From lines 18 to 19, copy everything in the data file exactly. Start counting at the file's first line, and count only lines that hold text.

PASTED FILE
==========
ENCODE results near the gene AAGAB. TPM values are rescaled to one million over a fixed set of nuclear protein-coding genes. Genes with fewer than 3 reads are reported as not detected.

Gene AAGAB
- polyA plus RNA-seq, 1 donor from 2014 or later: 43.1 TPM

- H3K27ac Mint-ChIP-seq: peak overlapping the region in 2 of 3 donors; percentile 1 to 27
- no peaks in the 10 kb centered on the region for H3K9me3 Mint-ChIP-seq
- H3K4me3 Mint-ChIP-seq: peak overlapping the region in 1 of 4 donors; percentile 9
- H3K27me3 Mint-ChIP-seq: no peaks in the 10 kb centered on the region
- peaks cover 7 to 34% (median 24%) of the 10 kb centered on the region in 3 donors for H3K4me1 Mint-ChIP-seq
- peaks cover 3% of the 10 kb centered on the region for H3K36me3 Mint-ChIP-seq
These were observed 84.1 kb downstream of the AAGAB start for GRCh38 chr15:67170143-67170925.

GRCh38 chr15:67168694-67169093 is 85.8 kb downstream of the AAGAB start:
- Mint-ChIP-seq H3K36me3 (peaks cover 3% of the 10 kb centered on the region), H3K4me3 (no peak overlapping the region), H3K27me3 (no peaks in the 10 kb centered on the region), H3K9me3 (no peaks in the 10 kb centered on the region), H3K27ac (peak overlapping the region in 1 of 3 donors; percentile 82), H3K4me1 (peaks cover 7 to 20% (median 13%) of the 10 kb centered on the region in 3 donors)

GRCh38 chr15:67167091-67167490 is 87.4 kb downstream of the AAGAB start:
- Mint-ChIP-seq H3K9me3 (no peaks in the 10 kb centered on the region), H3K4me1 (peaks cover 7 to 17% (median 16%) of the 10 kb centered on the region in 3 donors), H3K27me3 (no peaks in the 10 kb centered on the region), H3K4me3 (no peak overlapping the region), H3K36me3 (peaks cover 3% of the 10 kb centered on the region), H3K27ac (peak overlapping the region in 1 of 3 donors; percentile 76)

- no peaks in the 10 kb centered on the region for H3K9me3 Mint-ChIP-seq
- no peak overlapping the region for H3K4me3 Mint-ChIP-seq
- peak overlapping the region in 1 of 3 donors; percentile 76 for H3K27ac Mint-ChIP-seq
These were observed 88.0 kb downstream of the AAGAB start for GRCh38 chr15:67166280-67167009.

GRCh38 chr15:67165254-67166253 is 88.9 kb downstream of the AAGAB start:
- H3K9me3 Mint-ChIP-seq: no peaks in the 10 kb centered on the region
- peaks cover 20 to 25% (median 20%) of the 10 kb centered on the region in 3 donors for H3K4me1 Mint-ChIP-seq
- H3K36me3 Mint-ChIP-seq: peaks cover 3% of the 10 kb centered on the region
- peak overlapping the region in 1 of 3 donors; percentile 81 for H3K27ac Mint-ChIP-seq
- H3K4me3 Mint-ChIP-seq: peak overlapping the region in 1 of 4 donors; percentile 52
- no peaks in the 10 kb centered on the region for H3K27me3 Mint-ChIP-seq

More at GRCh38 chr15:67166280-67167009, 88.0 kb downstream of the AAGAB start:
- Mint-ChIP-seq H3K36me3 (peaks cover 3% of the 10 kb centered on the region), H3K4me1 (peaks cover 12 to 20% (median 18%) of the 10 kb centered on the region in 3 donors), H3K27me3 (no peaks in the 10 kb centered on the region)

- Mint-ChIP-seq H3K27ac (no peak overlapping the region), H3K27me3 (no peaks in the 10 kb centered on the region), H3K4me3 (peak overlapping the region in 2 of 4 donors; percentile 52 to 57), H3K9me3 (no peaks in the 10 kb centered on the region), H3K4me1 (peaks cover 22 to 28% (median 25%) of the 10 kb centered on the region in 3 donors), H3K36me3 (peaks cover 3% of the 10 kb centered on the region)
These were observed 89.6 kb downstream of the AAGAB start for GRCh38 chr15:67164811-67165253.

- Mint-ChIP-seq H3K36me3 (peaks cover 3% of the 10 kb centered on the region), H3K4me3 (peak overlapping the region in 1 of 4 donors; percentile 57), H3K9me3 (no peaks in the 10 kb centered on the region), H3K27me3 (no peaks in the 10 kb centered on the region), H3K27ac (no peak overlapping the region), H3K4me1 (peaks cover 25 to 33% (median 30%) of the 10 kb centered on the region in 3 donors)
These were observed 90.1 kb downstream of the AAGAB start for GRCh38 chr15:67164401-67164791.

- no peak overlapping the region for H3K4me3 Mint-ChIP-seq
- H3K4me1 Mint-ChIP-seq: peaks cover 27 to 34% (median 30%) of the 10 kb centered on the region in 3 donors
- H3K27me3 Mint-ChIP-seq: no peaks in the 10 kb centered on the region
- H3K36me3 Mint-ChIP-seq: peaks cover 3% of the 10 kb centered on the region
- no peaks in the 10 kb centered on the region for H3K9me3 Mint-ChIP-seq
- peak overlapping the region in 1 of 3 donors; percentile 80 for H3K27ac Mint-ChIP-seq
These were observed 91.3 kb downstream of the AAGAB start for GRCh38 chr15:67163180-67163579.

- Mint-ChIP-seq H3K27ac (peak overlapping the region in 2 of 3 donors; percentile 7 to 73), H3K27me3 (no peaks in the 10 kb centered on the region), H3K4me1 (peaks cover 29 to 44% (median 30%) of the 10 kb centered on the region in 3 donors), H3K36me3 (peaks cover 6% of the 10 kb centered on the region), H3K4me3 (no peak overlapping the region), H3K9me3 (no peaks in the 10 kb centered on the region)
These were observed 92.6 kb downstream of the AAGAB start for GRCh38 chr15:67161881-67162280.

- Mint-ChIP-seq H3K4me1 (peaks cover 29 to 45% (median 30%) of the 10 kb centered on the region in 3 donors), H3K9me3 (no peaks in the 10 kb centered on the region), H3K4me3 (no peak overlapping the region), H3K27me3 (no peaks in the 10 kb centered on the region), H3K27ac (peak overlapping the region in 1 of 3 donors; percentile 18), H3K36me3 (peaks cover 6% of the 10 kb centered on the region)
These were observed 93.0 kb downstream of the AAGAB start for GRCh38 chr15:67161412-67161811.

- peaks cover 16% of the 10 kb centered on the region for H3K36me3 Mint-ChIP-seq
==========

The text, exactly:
These were observed 88.0 kb downstream of the AAGAB start for GRCh38 chr15:67166280-67167009.

GRCh38 chr15:67165254-67166253 is 88.9 kb downstream of the AAGAB start: